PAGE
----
On Monday (August 22), I had the chance to attend an exclusive screening of Spike Lee's thrilling new film BLACKkKLANSMAN, courtesy of MOBO, which was followed by a Q&A with the man himself at BFI Southbank. From a superb soundtrack to an incredible cast, check out my review of one of the most important film's of the year.
Traditionally, it is not our job to tell people which films to watch or avoid but let me start off by saying this; if you have interest in movies with political content, action, a degree of comical wit, and a multi-genre soundtrack, then BLACKkKLANSMAN is the film for you. Set in the late 1970’s, the story of Ron Stallworth (played by John David Washington) unfolds as he sets his sights on becoming the first African-American detective in the Colorado Springs police department. Faced with numerous racial hurdles, he finally finds a case worth investigating. While reading a local newspaper, Ron inadvertently comes across an article advertising a vacancy for folks interested in joining the Ku Klux Klan.
Detective Stallworth intuitively decides to call the number using his real name whilst posing as a white man. This interesting contrast leads to a dangerously-thrilling journey where Stallworth partners up with fellow officer Flip Zimmerman (played by Adam Driver).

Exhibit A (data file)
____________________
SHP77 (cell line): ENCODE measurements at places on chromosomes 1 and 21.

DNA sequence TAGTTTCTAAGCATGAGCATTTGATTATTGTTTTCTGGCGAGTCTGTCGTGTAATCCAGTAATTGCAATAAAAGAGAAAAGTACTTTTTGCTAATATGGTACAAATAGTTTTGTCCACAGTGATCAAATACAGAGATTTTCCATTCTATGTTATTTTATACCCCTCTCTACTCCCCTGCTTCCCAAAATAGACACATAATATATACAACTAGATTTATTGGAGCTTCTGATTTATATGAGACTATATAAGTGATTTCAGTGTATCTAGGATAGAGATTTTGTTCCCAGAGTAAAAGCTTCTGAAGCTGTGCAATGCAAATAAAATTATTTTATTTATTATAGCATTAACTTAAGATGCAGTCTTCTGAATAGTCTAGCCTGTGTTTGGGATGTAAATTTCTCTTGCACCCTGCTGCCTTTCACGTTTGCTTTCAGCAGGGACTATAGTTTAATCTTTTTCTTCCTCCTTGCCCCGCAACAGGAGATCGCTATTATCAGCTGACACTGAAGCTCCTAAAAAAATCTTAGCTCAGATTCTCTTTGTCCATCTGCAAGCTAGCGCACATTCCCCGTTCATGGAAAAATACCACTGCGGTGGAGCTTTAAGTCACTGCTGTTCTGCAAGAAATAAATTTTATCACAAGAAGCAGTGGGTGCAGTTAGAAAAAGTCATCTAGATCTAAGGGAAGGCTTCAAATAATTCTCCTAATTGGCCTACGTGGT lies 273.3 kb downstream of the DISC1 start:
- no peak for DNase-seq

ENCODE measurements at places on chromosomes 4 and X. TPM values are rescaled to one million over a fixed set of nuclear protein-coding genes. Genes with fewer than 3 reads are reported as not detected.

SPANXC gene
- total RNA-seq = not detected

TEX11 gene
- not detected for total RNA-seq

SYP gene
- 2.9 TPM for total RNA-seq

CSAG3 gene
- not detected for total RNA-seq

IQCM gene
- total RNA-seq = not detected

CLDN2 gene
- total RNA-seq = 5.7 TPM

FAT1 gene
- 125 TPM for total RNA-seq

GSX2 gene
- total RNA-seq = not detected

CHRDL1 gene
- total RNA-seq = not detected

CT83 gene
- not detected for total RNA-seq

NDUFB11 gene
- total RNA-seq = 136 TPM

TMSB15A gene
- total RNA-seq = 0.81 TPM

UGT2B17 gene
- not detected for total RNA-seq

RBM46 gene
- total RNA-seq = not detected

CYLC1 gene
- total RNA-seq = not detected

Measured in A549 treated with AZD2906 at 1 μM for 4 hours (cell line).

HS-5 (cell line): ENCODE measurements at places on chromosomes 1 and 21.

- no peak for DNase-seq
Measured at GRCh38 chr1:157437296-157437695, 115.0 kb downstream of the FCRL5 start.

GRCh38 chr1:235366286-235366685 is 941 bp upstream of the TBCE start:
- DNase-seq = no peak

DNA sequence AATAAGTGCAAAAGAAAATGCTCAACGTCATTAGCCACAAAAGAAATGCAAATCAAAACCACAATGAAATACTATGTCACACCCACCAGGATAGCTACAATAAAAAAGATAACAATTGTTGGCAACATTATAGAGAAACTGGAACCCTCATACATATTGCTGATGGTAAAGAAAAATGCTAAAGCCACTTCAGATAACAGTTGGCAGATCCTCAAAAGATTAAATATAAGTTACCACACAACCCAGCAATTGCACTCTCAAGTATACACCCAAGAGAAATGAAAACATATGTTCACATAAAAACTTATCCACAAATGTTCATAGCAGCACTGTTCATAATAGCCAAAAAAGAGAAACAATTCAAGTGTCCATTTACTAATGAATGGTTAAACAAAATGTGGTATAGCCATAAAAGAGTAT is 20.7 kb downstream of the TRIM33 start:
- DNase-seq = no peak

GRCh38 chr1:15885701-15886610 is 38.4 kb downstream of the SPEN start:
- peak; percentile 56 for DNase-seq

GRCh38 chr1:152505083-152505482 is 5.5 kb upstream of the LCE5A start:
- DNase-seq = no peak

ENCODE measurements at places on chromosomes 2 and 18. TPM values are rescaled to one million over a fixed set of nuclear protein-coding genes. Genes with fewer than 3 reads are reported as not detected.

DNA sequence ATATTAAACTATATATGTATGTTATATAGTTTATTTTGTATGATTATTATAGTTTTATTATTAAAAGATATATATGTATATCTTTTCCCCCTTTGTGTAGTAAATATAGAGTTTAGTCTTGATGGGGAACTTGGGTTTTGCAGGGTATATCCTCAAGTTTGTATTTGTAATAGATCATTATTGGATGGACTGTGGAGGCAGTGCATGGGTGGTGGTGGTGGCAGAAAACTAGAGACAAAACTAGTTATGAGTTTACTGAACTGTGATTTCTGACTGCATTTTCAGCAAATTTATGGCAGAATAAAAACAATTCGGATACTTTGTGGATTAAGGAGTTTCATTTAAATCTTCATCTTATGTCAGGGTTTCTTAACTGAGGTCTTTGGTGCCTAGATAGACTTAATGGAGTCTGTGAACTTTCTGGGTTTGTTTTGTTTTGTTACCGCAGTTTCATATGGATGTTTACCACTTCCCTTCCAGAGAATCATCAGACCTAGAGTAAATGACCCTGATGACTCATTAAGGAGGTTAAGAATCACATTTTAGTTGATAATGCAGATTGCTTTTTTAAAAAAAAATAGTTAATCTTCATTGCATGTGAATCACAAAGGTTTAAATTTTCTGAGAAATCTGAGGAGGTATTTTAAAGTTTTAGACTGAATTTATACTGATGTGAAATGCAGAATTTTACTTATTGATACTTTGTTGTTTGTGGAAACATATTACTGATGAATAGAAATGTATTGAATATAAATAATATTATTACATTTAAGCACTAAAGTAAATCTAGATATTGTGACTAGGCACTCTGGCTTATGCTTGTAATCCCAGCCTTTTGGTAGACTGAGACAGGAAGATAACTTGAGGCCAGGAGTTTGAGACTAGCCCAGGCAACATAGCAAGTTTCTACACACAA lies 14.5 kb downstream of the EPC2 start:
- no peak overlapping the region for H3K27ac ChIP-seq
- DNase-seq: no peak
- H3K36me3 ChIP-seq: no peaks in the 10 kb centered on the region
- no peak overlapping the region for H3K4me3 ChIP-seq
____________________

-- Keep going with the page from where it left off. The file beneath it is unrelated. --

I know, you're probably thinking “How can a black man infiltrate the KKK?” I’ll let you find that answer out for yourself. Hey, I can’t give too much away but I can promise you will not be disappointed. I can share this though; if you're familiar with Spike Lee films, you can always expect an awesome soundtrack filled with gems and songs you'll want to Shazam. The impressive film score is led by jazz trumpeter, Terence Blanchard, who composes a 23-piece picture soundtrack which you can find on Spotify.
The infamous double dolly shot, also known as the “floating camera shot,” which is favourited by Spike Lee having been featured in many of his classic films, has left some feeling like he overuses the filming technique, but I personally say let the man live. It adds artistic visuals, character and I can confirm that it does make an appearance when you least expect it, leading to some of my favourite moments in the film.
Overall, I think BlacKkKlansman features moments of brilliance and standout performances from John David Washington (as Ron Stallworth), Jasper Pääkkönen (as Felix) and Laura Harrier (as Patrice). I think Spike Lee and Jordan Peele (producer) really captured the essence of a racially prejudice era and a black man trying to do the right thing by serving all as a police officer.
And after hearing Spike Lee talk at BFI Southbank, I left the venue feeling inspired and overwhelmed upon hearing more about the creative process behind bringing such a powerful story to the big screen.
I was moved by BlacKkKLANSMAN and the story truly echoes an intense social issue which past and present generations can relate to. I have no doubt that BlacKkKlansman will leave a lasting impression on all cinema goers.
BlacKkKlansman arrives in UK cinemas on August 24.
Words by: Kevin Maha